A friend who’d never seen Lewis Milestone, Aaron Rosenberg and Marlon Brando‘s Mutiny on the Bounty (’62) said he’d be catching it tonight at the New Beverly, where it was being shown in 35mm. It won’t be worth it, I replied. I like the idea of the New Beverly as much as the next guy, but it’s never been anything special projection- or sound-wise. It’s certainly no place to see a large-format film that was meant to be savored on a big, super-wide screen (if not at the ideal 2.76:1 aspect ratio then at least 2.55:1) with six-track, well-amplified directional sound. But I nonetheless imagined that Brando’s Bounty might look better than I expected, and so, like a moron, I went there tonight and took a seat in the second row. It looked like dogshit. Dupey, brownish tones, substandard projection lighting (I’d say around 8 foot lamberts, or 6 lower than the ASCAP standard) and nowhere near wide enough. The New Beverly doesn’t even present a true Scope aspect ratio (i.e., 2.35:1). It looked to me like 2.25:1. Robert Surtees shot Bounty in Ultra Panavision 70 (2.76:1), and his work looks terrific on the Warner Home Video Bluray. The New Beverly not only took a dump on Surtees’ efforts tonight, but on everyone who paid money to see their abysmal 35mm presentation. I left after ten minutes. My own damn fault.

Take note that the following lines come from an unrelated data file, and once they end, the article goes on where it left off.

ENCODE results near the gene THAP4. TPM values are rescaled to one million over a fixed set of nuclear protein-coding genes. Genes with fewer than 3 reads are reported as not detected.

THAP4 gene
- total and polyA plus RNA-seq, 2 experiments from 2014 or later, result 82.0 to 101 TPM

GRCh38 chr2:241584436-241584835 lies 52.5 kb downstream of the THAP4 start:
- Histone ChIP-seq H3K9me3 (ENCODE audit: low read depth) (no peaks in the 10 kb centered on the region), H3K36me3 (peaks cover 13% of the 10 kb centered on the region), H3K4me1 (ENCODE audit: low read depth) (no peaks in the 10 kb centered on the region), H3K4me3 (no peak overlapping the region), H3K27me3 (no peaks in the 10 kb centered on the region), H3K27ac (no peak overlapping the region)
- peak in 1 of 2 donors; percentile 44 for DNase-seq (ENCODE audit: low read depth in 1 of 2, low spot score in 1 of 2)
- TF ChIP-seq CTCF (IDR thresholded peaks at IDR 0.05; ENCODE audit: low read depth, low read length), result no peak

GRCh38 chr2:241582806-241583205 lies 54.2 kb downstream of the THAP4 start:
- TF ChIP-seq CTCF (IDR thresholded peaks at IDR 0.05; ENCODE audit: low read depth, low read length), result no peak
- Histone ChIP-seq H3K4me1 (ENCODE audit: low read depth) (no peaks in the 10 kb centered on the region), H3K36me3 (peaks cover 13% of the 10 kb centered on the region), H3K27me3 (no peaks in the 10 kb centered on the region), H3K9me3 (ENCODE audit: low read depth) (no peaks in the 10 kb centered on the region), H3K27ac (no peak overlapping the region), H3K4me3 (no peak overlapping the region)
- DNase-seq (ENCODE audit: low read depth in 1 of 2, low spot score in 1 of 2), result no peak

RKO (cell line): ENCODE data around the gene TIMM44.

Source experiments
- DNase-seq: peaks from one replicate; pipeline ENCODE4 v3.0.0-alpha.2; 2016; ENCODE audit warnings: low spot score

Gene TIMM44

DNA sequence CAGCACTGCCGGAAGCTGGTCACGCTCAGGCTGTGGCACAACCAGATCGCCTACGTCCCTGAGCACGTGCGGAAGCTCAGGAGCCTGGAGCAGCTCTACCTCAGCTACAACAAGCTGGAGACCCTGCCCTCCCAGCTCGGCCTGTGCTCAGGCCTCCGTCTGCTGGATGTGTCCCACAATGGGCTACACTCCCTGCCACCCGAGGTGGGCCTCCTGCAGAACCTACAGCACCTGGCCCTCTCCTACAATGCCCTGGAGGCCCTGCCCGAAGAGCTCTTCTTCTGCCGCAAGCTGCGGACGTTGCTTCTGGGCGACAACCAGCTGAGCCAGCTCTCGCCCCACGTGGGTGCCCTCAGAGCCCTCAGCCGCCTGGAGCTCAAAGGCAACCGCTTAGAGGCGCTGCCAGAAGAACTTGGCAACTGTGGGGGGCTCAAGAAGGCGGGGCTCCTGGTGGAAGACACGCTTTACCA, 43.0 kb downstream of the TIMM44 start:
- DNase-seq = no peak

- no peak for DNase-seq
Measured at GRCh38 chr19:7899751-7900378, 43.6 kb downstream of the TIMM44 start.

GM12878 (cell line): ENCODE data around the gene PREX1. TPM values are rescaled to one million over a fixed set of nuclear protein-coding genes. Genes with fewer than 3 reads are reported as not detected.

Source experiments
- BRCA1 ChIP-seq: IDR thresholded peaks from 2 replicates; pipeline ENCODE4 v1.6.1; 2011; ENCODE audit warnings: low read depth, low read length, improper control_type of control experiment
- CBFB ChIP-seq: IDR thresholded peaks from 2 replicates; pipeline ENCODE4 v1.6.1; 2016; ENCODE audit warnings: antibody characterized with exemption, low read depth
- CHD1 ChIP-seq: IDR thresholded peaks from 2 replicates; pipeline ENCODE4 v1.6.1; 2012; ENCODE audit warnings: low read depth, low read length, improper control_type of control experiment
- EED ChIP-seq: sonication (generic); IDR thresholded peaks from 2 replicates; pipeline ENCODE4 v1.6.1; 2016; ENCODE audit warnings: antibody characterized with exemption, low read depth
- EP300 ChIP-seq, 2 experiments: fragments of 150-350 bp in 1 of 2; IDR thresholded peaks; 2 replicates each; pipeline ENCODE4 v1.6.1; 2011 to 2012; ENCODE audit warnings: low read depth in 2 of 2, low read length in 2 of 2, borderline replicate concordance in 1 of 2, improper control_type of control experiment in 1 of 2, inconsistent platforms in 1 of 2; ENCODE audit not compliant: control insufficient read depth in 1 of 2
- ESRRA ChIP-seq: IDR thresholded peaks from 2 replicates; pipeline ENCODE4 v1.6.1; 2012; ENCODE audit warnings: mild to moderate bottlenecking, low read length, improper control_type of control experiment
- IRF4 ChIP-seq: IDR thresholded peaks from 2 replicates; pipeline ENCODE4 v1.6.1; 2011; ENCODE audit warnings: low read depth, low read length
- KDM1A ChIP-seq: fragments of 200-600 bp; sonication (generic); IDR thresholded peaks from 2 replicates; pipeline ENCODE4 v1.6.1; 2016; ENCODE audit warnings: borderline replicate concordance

A flattering approximation of how Mutiny on the Bounty looked tonight at the New Beverly — dupey textures, brownish colors, insufficient 2.25:1 aspect ratio. It actually looked worse than this, browner and less sharp.
Full-width Ultra Panavision 70 (i.e., 2.76:1) version of same frame, taken from the Warner Home Video Bluray.
Another approximation of tonight’s projected image at New Beverly.